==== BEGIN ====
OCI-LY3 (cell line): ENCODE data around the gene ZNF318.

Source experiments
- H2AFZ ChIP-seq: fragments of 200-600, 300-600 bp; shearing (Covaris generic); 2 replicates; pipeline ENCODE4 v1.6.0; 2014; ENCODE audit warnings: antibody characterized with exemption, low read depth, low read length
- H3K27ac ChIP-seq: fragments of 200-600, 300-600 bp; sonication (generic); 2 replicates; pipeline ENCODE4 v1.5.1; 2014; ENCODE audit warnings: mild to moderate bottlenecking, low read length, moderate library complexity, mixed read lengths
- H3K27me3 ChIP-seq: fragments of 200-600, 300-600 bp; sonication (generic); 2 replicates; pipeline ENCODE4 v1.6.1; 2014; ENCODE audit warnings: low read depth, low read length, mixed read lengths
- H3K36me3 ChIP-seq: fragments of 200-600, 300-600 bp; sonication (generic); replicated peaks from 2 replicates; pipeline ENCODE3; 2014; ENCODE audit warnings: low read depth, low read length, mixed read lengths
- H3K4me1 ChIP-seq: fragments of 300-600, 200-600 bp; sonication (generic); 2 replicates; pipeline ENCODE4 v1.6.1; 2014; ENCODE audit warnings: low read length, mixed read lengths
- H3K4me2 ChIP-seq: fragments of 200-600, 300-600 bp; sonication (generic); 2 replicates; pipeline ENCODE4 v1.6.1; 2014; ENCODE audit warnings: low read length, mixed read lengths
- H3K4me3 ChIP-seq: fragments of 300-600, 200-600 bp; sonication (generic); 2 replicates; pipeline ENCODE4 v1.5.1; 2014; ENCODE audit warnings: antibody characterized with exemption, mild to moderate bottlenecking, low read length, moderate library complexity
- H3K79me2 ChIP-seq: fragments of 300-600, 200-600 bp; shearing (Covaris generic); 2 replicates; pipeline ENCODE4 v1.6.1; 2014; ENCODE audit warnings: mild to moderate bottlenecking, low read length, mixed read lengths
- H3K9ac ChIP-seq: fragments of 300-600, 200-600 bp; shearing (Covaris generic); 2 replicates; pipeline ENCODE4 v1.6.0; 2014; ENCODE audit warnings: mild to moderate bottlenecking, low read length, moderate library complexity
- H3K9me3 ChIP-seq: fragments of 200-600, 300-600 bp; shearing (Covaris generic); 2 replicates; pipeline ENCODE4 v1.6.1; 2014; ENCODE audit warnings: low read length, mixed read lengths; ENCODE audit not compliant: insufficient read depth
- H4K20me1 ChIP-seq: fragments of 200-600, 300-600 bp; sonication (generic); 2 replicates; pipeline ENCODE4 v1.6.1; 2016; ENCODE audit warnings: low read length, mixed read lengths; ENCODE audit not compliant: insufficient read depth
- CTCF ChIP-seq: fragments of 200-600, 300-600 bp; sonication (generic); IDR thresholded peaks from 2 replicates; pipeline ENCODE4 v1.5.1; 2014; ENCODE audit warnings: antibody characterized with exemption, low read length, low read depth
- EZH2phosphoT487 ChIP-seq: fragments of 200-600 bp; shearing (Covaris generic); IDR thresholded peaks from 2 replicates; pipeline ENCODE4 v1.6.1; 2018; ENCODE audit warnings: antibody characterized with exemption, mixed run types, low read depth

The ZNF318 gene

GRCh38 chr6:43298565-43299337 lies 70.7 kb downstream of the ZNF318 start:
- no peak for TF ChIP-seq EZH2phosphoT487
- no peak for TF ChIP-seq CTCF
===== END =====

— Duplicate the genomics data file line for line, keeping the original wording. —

OCI-LY3 (cell line): ENCODE data around the gene ZNF318.

Source experiments
- H2AFZ ChIP-seq: fragments of 200-600, 300-600 bp; shearing (Covaris generic); 2 replicates; pipeline ENCODE4 v1.6.0; 2014; ENCODE audit warnings: antibody characterized with exemption, low read depth, low read length
- H3K27ac ChIP-seq: fragments of 200-600, 300-600 bp; sonication (generic); 2 replicates; pipeline ENCODE4 v1.5.1; 2014; ENCODE audit warnings: mild to moderate bottlenecking, low read length, moderate library complexity, mixed read lengths
- H3K27me3 ChIP-seq: fragments of 200-600, 300-600 bp; sonication (generic); 2 replicates; pipeline ENCODE4 v1.6.1; 2014; ENCODE audit warnings: low read depth, low read length, mixed read lengths
- H3K36me3 ChIP-seq: fragments of 200-600, 300-600 bp; sonication (generic); replicated peaks from 2 replicates; pipeline ENCODE3; 2014; ENCODE audit warnings: low read depth, low read length, mixed read lengths
- H3K4me1 ChIP-seq: fragments of 300-600, 200-600 bp; sonication (generic); 2 replicates; pipeline ENCODE4 v1.6.1; 2014; ENCODE audit warnings: low read length, mixed read lengths
- H3K4me2 ChIP-seq: fragments of 200-600, 300-600 bp; sonication (generic); 2 replicates; pipeline ENCODE4 v1.6.1; 2014; ENCODE audit warnings: low read length, mixed read lengths
- H3K4me3 ChIP-seq: fragments of 300-600, 200-600 bp; sonication (generic); 2 replicates; pipeline ENCODE4 v1.5.1; 2014; ENCODE audit warnings: antibody characterized with exemption, mild to moderate bottlenecking, low read length, moderate library complexity
- H3K79me2 ChIP-seq: fragments of 300-600, 200-600 bp; shearing (Covaris generic); 2 replicates; pipeline ENCODE4 v1.6.1; 2014; ENCODE audit warnings: mild to moderate bottlenecking, low read length, mixed read lengths
- H3K9ac ChIP-seq: fragments of 300-600, 200-600 bp; shearing (Covaris generic); 2 replicates; pipeline ENCODE4 v1.6.0; 2014; ENCODE audit warnings: mild to moderate bottlenecking, low read length, moderate library complexity
- H3K9me3 ChIP-seq: fragments of 200-600, 300-600 bp; shearing (Covaris generic); 2 replicates; pipeline ENCODE4 v1.6.1; 2014; ENCODE audit warnings: low read length, mixed read lengths; ENCODE audit not compliant: insufficient read depth
- H4K20me1 ChIP-seq: fragments of 200-600, 300-600 bp; sonication (generic); 2 replicates; pipeline ENCODE4 v1.6.1; 2016; ENCODE audit warnings: low read length, mixed read lengths; ENCODE audit not compliant: insufficient read depth
- CTCF ChIP-seq: fragments of 200-600, 300-600 bp; sonication (generic); IDR thresholded peaks from 2 replicates; pipeline ENCODE4 v1.5.1; 2014; ENCODE audit warnings: antibody characterized with exemption, low read length, low read depth
- EZH2phosphoT487 ChIP-seq: fragments of 200-600 bp; shearing (Covaris generic); IDR thresholded peaks from 2 replicates; pipeline ENCODE4 v1.6.1; 2018; ENCODE audit warnings: antibody characterized with exemption, mixed run types, low read depth

The ZNF318 gene

GRCh38 chr6:43298565-43299337 lies 70.7 kb downstream of the ZNF318 start:
- no peak for TF ChIP-seq EZH2phosphoT487
- no peak for TF ChIP-seq CTCF